Archived Webinar

Childcare Solutions: The impact of childcare on women’s labor force participation – the devil in the details

Globally, the lack of childcare services is associated with lower rates of female labor force participation. Having children between 0-5 years old significantly lowers women’s opportunities to join the labor market and retain their jobs. Given that women are predominantly responsible for unpaid care work, the correlation of increased public preschool availability and women’s labor force participation is not surprising.


This session will feature findings from three different studies released by the East Asia and Pacific Gender Innovation Lab (EAP GIL), the Mashreq Gender Facility (MGF), and the South Asia Gender Innovation Lab (SAR GIL), which show that making childcare services available increases women’s chances of participating in the labor market. Results from EAP GIL’s research in Indonesia suggest that features of childcare services, such as number of hours they are open for, may have important implication for women’s labor market outcomes, such as paid or unpaid work, number of hours worked, and ultimately, welfare outcomes of women and their households. In its report, the MGF finds that getting married and having children is associated with lower labor force participation rates for women in Iraq, Jordan and Lebanon, and calls for adequate legal and regulatory framework, and the promotion of more gender equitable norms around care responsibilities.

About the Presenters

Elizaveta Perova

Dr. Elizaveta Perova is a Senior Economist at East Asia and Pacific Chief Economist Office. She leads East Asia and Pacific Gender Innovation Lab (EAPGIL), which focuses on generating evidence on what works to advance gender equality. She is a micro-economist by training, and has worked on poverty measurement, labor and gender equality. She received her MPP and Ph.D. from UC Berkeley.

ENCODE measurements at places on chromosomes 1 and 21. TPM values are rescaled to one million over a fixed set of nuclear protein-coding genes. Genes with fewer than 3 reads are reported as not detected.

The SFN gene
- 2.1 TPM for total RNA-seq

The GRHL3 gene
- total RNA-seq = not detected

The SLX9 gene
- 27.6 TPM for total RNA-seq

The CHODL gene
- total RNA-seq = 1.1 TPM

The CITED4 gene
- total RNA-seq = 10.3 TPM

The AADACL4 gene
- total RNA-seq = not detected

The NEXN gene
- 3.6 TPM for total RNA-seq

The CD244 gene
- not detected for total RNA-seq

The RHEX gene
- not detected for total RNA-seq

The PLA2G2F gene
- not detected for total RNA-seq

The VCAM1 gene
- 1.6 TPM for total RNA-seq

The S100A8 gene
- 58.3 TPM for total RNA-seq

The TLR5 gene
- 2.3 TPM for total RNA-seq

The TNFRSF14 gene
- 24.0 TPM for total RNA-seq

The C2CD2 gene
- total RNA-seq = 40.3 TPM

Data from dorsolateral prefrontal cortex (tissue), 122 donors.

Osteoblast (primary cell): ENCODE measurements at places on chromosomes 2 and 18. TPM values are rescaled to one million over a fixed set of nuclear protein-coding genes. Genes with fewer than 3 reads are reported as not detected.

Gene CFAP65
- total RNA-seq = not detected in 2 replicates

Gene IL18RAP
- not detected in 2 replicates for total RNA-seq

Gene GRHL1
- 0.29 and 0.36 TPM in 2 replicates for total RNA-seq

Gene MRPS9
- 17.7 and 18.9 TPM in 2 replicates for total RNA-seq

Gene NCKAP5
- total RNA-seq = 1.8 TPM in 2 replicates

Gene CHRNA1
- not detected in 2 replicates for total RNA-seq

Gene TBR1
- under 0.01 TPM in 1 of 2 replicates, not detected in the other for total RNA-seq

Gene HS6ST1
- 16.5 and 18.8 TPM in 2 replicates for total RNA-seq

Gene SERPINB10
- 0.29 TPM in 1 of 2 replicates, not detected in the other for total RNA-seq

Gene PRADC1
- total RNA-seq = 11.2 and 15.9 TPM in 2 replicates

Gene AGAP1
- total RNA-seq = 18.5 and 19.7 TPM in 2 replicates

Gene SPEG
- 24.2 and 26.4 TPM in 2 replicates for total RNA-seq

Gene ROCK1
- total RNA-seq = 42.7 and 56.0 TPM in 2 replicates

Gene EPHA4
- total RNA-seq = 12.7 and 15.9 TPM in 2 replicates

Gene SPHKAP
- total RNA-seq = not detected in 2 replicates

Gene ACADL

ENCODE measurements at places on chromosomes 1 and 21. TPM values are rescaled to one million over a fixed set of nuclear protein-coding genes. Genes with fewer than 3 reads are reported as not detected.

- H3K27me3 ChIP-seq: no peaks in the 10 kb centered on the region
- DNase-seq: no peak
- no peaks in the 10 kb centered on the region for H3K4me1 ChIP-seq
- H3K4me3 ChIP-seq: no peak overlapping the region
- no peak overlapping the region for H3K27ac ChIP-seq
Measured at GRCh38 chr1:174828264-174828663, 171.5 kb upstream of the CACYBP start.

Emcet O. Tas, Senior Social Development Specialist

Emcet O. Tas is a Senior Social Development Specialist at the World Bank. He leads research programs on poverty reduction and gender equality, as well as oversees investments and policy reforms in all areas of social development. Before joining the World Bank, he taught Economics at American University and consulted for agencies such as Global Development Network and Swedish International Development Cooperation Agency. Emcet holds a Ph.D. in Economics. His work has been published as journal articles and book chapters and informed policy programs across Latin America, Africa, Europe, Central Asia and South Asia.

Matt Wai-Poi, Lead Economist

Matthew Wai-Poi is Lead Economist for the East Asia and Pacific region with the Poverty and Equity Global Practice and Global Lead for the distributional impacts of fiscal and social policies. He has previously worked on issues of gender, poverty and inequality, and conflict and displacement in Iran, Iraq, Jordan, Lebanon and Syria. Matthew has a PhD in Economics from Columbia University and degrees in law and business.

Target Audience

World Bank/IFC staff, development practitioners interested in the childcare agenda, academia, researchers, policymakers, think-tanks, multilateral organizations, economists.

Questions Submitted


- Oct 3, 2021

jose luis

- Jun 20, 2021
muy bueno


- May 10, 2021

Mohammad Nadir

- May 1, 2021
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